U.S. Equal Employment Opportunity Commission
Private Sector Enforcement Program: Providing quality services that are fair and prompt for both employees and employers in our administrative processing system is vital to our mission. In FY 2015, we received 89,385 private
sector charges of discrimination. We achieved 92,641 resolutions, with a merit factor resolution rate of 18.1%. (Merit factor resolutions include mediation and other settlements and cause findings, which, if not successfully conciliated, are
considered for litigation.) Through our administrative enforcement activities, we also secured more than $356.6 million in monetary benefits. Overall, we secured both monetary and non-monetary benefits for more than 16,760 people through our charge
processing. We had a pending inventory of 76,408 charges at the end of the fiscal year. [See Enforcement and Litigation
Federal Sector Enforcement Program: In our federal sector enforcement role, the EEOC is responsible for providing hearings and appeals after the initial processing of the complaints by each individual federal agency. Unlike our responsibilities in the private sector, we do not process complaints of discrimination for federal employees. In the federal sector, individuals file complaints with their own federal agencies and those agencies conduct a full and appropriate investigation of the claims raised in the complaints. Complainants can then request a hearing before an EEOC administrative judge. In FY 2015, we received a total of 7,752 requests for hearings. Additionally, we resolved a total of 6,360 complaints and secured more than $94.9 million in relief for parties in these complaints.
The EEOC also adjudicates appeals of federal agency actions on discrimination complaints and ensures agency compliance with decisions issued on those appeals. During FY 2015, the EEOC received 3,649 requests for appeals of final agency actions in the federal sector, and resolved 3,850 such appeals. [See Annual Report on the Federal Work Force]
Private Sector Mediation Program: The EEOC's mediation program has been very successful and has contributed to our ability, over the past few years, to better manage our growing inventory and resolve charges in 180 days or fewer. In FY 2015, the EEOC's National Mediation Program secured 8,243 resolutions, and we obtained more than $157.4 million in monetary benefits for complainants from mediation resolutions.
Participant confidence in our program is high, with our FY 2015 figures reflecting that 97% of all participants would return to EEOC's Mediation Program in the future. We believe this high confidence level helps with our continuing efforts to convince parties to charges, particularly employer representatives, of the value of the mediation approach.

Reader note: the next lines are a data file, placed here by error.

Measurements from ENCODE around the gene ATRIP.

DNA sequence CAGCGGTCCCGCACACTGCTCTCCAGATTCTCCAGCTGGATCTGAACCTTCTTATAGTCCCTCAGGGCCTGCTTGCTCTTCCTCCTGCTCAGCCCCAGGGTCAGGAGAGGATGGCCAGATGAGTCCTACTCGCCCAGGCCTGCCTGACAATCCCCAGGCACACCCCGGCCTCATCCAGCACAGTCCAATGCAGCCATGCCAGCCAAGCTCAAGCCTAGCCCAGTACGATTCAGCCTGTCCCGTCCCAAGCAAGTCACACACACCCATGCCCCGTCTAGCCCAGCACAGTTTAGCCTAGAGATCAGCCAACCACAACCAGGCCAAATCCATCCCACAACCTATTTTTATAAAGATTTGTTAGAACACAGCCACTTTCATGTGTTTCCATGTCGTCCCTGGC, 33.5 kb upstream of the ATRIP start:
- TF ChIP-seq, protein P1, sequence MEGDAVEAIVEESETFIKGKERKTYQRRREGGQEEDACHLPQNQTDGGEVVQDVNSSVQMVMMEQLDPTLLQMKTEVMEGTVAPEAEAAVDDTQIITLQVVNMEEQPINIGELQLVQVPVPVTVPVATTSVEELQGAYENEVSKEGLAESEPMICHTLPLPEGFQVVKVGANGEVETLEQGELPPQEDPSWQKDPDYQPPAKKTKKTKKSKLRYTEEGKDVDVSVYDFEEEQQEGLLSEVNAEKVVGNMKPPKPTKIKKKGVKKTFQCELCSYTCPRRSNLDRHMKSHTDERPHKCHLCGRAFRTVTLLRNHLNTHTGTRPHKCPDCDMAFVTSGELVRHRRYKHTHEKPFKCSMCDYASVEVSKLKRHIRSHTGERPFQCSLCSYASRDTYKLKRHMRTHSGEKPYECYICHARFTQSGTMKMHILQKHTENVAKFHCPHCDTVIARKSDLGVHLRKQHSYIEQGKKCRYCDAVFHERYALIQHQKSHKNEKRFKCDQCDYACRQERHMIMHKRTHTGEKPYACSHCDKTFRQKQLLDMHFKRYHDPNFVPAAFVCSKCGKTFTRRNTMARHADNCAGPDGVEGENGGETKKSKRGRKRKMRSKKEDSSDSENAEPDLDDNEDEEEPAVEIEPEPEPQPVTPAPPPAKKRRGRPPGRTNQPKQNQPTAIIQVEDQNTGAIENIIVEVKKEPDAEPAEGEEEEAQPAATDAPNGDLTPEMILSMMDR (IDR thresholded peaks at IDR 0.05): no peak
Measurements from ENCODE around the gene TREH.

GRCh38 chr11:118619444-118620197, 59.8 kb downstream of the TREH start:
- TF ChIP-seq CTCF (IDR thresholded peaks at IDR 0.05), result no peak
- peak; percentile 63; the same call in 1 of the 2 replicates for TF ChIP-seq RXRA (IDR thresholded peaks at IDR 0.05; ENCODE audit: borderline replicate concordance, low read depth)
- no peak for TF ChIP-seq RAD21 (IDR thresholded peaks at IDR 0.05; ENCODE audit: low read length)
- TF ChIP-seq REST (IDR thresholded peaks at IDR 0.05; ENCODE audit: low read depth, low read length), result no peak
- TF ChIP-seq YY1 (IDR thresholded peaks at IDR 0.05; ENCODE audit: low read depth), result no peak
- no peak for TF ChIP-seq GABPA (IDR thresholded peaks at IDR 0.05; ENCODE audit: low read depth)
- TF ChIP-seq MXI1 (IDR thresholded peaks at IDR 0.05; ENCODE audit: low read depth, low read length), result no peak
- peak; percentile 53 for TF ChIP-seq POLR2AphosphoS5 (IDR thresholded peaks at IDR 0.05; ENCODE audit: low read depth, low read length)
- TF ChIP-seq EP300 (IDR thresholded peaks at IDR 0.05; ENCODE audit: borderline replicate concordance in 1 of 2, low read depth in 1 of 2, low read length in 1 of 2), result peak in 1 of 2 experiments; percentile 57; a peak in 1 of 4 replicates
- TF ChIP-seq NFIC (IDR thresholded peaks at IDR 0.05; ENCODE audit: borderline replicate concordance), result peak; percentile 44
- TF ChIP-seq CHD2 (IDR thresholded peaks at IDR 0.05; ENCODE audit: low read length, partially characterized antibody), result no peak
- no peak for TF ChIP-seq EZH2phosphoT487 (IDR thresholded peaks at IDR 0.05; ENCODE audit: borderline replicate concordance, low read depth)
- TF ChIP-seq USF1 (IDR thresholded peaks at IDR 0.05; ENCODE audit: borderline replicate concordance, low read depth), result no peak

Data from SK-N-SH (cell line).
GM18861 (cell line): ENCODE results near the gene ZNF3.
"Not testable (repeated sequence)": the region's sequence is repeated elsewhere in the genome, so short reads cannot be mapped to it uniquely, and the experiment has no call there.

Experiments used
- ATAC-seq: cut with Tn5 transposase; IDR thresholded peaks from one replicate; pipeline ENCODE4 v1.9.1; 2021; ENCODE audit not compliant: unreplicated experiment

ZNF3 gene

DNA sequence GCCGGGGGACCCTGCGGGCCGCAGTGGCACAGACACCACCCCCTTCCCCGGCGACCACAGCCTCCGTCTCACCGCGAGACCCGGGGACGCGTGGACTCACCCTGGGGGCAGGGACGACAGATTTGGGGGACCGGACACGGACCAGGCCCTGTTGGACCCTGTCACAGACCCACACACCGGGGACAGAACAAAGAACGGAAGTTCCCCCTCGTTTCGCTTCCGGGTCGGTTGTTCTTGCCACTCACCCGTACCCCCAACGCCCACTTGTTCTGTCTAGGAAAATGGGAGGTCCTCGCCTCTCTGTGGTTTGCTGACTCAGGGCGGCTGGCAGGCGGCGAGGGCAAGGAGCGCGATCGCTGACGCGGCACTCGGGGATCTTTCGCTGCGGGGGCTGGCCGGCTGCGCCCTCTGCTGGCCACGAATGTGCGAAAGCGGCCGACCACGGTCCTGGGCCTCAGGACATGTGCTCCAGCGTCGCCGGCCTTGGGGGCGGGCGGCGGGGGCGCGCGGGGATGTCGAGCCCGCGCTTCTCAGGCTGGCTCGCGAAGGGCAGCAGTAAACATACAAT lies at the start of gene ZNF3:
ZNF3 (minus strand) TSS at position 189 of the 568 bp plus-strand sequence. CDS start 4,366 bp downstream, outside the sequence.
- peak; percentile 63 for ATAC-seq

Although participants almost uniformly view our mediation program favorably, the percentage of employers agreeing to mediate is considerably lower than the percentage of charging parties agreeing to mediate. As part of our effort to increase the participation of employers in the mediation program, we have encouraged employers to enter into Universal Agreements to Mediate (UAMs). These agreements reflect the employer's commitment to utilize the mediation process to resolve charges.
Many employers entered into these agreements in FY 2015, resulting in a cumulative multi-year total of 12,456 UAMs.
Federal Sector Mediation Program: Using Alternative Dispute Resolution (ADR) techniques to resolve workplace disputes throughout the federal government can have a powerful impact on agencies' EEO complaint inventories and, in turn, the Commission's hearings and appeals inventories. Resolving disputes as early as possible in the federal sector EEO process improves the work environment and reduces the number of formal complaints, allowing all agencies, including the EEOC, to redeploy resources that otherwise would be devoted to these activities. In addition, a growing number of agencies have incorporated dispute prevention techniques into their ADR programs, further increasing productivity and reducing the overall number of employment disputes.
The Commission's efforts in promoting and expanding mediation/ADR at all stages of the federal EEO complaint process also appear to be having a positive effect on federal agencies' EEO complaint inventories. As more agencies expand their efforts to offer ADR during the informal process, we expect to see continued decreases in the number of formal complaints filed, which will reduce costs for complainants and all federal agencies, and enable agencies to focus resources on their primary missions.
EEOC continues to actively pursue a variety of ways to assist federal agencies in improving alternative dispute resolution by identifying and sharing best practices, providing assistance in program development and improvements, providing training to federal employees and managers on the benefits of ADR, and maintaining a web page that serves as a clearinghouse for information related to federal sector ADR. We will continue to expand technical assistance efforts with agencies to encourage the development of effective ADR programs and promote ADR training among government managers and staff.